Plaintiffs in the above cases, which were tried together, submitted evidence in support of their respective contentions. At the conclusion of their cases in chief, counsel for the defendants against whom relief is sought, without waiving their clients' rights to offer further evidence in the event that their motions should not be granted, moved for dismissal under Rule 41(b), Del.C.Ann. on the grounds that upon the facts and the law both plaintiffs had failed to show any right to relief. Because much of the evidence upon which plaintiffs rely was elicited from the defendants it was not all favorable to plaintiffs' cause and evidentiary matter now in the record not formally offered by plaintiffs has been marked as offered by the moving defendants. The Rule 41(b) motions were taken under advisement and this is the opinion of the Court on such motions.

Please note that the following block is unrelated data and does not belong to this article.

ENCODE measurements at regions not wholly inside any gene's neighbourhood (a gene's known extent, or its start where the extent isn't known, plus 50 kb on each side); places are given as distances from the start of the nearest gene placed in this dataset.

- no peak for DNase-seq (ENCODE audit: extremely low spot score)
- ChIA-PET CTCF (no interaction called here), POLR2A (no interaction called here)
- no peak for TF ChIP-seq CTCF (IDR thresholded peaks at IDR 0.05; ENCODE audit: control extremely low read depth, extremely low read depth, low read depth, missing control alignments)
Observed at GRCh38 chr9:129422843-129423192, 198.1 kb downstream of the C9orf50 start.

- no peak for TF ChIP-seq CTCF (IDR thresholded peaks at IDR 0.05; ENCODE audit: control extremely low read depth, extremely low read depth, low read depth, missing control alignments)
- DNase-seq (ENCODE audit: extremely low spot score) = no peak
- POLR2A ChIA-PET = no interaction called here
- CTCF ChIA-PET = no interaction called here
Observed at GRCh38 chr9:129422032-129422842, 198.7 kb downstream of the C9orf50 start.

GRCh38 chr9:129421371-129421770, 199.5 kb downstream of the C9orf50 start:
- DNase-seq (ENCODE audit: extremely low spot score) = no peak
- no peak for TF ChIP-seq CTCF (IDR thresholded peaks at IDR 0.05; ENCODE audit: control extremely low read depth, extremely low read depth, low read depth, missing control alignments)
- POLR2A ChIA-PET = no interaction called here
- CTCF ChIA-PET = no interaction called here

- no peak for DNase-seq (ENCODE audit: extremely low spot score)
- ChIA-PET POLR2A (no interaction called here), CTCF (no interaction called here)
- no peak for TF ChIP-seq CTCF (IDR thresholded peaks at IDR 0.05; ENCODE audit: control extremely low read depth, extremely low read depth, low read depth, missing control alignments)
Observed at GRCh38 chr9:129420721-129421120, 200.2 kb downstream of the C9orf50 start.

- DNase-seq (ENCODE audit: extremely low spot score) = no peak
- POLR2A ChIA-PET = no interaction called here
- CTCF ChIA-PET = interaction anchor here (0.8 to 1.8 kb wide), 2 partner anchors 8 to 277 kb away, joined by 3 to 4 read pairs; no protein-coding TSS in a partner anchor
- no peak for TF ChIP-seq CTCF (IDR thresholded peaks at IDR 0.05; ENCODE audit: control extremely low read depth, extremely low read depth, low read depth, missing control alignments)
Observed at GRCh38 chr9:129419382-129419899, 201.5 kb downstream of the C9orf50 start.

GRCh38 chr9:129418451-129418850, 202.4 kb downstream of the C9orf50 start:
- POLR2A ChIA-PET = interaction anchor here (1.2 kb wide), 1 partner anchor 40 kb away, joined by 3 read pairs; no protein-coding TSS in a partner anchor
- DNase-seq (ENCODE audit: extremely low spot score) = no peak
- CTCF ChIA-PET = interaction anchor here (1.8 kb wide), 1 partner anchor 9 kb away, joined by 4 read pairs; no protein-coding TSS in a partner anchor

The complaints in both cases assert derivative causes of action directed towards remedying injuries allegedly caused by the same corporate act, namely the 1957 sale of the assets of Trailco Corp.[1] to Trans Continental Industries, Inc. pursuant to the terms of Title 8 Del.C. § 271. The gravamen of the charge in each case is that the purchasing corporation, whose principal stockholder was the defendant David B. Charnay, paid grossly less than fair value for such assets. However, the theories advanced in support of the two plaintiffs' respective attacks against the sale and the corresponding claims for relief *682 in the two cases differ to some extent.